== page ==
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G20 Summit and N. Korea`s Threats

Posted August. 26, 2010 14:44,   


The Group of 20 Summit to be held in Seoul in 77 days is an opportunity for South Korea to show off its power to the world. Some 15,000 people will participate, including world leaders, representatives and journalists from about 30 countries. G20 countries represent two thirds of the world population and their combined GDP accounts for 81 percent of the global total. A successful hosting will significantly enhance the nation`s world status and the pride of the people.

The Toronto G20 summit held in June failed to reach a consensus on 80 percent of its agenda, passing it over to the Seoul event. This suggests that countries do not easily give up economic issues directly related to their national interests.

The South Korean government is preparing a global financial safety net and development issues as key agenda items in addition to existing ones, including international coordination of macroeconomic policies and reform of global financial organizations. Seoul should make the best of the remaining time to narrow differences among member countries and seek common ground.

The host country is responsible for drawing up and implementing security measures against terrorism and violent demonstrations. Demonstrators from all around the world have stormed international conferences. At the Toronto summit, about 10,000 people held violent protests. Yet South Korea has an additional risk factor -- North Korea.

The communist country provoked a naval skirmish in the Yellow Sea during the 2002 FIFA World Cup soccer finals. The possibility of another North Korean provocation aimed at the G20 summit cannot be ruled out since the world`s eyes and ears will be focused on Seoul. The South Korean military and police should have a thorough readiness posture.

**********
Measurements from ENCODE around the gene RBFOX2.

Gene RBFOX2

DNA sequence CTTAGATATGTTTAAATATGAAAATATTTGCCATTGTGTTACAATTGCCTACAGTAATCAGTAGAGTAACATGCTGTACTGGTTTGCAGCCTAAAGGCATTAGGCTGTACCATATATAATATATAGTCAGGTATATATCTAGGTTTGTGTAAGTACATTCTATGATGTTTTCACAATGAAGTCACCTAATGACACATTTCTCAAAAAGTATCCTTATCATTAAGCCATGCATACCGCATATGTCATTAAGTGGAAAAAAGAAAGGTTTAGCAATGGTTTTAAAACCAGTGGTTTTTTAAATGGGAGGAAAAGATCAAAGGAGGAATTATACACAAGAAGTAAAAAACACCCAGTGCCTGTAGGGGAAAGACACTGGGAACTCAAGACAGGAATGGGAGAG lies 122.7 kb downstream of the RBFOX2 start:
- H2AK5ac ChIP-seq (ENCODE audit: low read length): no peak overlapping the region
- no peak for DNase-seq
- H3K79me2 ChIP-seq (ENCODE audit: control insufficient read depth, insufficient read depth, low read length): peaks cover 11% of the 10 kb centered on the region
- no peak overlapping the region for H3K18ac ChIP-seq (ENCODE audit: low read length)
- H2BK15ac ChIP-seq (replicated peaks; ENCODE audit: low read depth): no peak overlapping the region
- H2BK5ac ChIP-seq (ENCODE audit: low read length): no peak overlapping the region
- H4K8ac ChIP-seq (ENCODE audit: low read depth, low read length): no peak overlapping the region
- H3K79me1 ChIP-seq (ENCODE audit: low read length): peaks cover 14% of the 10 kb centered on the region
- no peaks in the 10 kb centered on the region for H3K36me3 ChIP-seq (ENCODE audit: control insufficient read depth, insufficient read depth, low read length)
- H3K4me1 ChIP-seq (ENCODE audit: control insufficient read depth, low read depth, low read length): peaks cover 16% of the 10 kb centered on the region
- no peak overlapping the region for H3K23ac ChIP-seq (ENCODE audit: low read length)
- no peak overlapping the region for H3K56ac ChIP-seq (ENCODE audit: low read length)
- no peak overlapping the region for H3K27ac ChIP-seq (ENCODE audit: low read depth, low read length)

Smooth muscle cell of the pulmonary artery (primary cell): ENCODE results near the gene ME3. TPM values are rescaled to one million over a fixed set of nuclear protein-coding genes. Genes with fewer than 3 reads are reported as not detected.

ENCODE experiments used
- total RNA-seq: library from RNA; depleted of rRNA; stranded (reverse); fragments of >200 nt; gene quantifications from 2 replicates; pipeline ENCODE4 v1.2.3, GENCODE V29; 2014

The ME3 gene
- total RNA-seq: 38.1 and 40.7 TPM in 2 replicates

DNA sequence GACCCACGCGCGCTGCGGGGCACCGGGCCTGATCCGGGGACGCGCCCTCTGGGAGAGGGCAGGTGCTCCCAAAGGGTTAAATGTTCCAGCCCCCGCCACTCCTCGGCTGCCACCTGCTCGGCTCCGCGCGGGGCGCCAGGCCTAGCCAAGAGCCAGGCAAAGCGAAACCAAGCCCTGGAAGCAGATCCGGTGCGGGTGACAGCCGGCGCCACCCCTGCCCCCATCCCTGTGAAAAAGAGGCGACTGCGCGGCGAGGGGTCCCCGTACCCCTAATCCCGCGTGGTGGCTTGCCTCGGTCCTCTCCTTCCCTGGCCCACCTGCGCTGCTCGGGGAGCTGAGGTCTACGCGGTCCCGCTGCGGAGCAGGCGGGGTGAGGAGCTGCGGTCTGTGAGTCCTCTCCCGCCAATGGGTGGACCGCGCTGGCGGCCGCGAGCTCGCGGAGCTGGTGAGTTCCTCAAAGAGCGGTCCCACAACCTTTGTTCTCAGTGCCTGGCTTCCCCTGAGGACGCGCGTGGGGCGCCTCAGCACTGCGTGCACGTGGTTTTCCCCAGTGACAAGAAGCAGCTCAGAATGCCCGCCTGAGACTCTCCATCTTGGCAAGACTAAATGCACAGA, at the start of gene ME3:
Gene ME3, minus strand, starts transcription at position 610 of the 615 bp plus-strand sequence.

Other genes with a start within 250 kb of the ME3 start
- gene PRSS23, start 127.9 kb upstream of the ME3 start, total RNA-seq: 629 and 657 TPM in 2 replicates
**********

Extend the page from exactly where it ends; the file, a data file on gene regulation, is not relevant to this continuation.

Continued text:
Signs indicate that Seoul is seeking to shift its policy toward Pyongyang to ensure a successful hosting of the G20 summit. A case in point is the ruling Grand National Party`s proposal to resume rice aid to the North. The presidential office said President Lee Myung-bak chose not to replace incumbent ministers in charge of diplomacy, national security and economy to ensure a successful summit. It is doubtful that the needed replacement of these officials has been delayed because of the summit. The international event is a huge priority for South Korea, but it cannot be the absolute goal per se.

The government should not compromise its principles in dealing with the North and long-term national interests and goals for the G20 summit. It is preposterous for Seoul to shift from sanctions to appeasement toward Pyongyang with a "just-this-once" attitude because it will send the wrong signal to the North. The Stalinist country could attempt to extort compensation by posing a military threat every time the South hosts an international event. Regardless of the summit, Seoul should punish any provocation by Pyongyang to clearly show that its principles toward the North are never swayed.